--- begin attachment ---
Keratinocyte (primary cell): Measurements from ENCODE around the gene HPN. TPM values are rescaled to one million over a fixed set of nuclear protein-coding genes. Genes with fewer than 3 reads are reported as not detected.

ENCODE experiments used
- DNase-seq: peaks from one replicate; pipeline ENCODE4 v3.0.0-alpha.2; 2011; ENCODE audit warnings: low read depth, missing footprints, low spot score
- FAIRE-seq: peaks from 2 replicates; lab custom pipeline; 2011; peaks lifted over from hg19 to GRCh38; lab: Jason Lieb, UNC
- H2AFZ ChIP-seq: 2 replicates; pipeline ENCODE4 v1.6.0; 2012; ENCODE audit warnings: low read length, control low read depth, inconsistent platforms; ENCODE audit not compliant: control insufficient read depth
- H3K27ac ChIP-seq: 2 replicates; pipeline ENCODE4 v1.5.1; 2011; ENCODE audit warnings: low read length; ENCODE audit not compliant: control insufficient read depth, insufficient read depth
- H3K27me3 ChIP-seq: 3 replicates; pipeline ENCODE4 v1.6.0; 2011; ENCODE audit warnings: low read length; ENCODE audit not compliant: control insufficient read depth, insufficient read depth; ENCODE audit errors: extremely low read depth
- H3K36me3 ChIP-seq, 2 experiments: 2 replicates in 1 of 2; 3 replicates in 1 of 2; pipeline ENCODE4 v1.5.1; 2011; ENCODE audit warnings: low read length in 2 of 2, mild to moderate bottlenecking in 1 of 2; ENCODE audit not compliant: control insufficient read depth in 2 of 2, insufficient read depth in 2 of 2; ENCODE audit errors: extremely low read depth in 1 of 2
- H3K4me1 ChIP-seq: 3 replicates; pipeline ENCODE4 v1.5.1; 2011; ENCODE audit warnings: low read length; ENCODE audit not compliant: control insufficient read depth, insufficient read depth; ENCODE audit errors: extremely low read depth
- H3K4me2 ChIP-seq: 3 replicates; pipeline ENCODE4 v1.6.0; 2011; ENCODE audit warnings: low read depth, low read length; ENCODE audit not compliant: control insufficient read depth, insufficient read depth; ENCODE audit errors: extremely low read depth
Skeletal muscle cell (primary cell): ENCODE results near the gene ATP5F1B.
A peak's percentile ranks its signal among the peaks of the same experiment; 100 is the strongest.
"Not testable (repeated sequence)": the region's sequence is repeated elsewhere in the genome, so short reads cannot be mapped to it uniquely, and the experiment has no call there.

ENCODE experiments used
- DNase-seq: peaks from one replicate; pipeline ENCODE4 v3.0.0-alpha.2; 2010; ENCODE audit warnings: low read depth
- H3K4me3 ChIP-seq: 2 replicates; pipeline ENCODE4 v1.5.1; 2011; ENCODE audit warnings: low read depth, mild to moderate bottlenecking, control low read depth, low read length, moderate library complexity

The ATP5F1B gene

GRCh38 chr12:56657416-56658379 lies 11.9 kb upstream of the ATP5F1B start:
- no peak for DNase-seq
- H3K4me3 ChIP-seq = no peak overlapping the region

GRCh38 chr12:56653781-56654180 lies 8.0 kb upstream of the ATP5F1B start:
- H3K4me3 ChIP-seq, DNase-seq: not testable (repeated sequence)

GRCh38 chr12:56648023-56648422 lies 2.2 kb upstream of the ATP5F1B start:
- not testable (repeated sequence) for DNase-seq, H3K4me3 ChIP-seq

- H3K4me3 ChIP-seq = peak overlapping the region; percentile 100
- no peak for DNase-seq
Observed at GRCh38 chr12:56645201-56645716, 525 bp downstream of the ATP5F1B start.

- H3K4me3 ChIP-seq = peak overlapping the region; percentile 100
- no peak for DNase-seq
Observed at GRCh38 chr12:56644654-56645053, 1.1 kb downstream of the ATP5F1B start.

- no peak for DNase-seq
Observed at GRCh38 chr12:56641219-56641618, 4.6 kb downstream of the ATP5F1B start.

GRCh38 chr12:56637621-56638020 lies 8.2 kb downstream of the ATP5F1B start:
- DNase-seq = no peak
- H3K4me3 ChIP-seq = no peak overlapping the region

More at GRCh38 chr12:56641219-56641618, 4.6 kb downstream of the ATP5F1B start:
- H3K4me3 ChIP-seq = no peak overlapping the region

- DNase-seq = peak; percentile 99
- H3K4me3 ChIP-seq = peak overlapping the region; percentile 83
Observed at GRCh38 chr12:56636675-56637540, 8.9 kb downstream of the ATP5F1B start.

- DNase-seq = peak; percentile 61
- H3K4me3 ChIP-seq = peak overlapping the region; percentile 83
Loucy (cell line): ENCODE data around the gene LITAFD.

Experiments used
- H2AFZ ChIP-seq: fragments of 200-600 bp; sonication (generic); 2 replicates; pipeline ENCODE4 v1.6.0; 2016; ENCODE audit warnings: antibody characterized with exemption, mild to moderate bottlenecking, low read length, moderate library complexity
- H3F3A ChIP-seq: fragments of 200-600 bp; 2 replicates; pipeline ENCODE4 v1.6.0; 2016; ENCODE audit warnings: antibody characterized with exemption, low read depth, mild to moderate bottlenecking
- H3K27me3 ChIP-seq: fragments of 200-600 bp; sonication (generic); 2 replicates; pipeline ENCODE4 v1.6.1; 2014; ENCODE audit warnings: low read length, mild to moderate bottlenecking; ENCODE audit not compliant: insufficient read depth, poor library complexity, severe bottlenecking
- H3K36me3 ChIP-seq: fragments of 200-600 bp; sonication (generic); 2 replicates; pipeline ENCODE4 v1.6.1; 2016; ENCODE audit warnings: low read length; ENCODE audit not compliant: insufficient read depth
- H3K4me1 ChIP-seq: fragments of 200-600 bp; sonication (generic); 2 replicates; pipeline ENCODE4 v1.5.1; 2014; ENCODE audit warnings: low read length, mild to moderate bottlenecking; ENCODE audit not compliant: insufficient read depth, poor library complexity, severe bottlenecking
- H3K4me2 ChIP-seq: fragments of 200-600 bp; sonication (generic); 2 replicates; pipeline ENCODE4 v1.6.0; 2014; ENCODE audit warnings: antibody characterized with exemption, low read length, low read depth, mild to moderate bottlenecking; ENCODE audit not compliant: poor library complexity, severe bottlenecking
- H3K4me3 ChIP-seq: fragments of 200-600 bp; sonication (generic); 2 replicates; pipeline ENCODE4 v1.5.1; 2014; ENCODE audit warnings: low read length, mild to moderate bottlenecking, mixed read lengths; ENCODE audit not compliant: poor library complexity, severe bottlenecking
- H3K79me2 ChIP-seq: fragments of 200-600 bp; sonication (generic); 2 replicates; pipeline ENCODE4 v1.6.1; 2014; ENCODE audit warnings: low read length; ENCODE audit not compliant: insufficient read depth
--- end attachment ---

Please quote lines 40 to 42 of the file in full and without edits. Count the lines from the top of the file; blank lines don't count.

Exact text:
Observed at GRCh38 chr12:56636675-56637540, 8.9 kb downstream of the ATP5F1B start.

- DNase-seq = peak; percentile 61
- H3K4me3 ChIP-seq = peak overlapping the region; percentile 83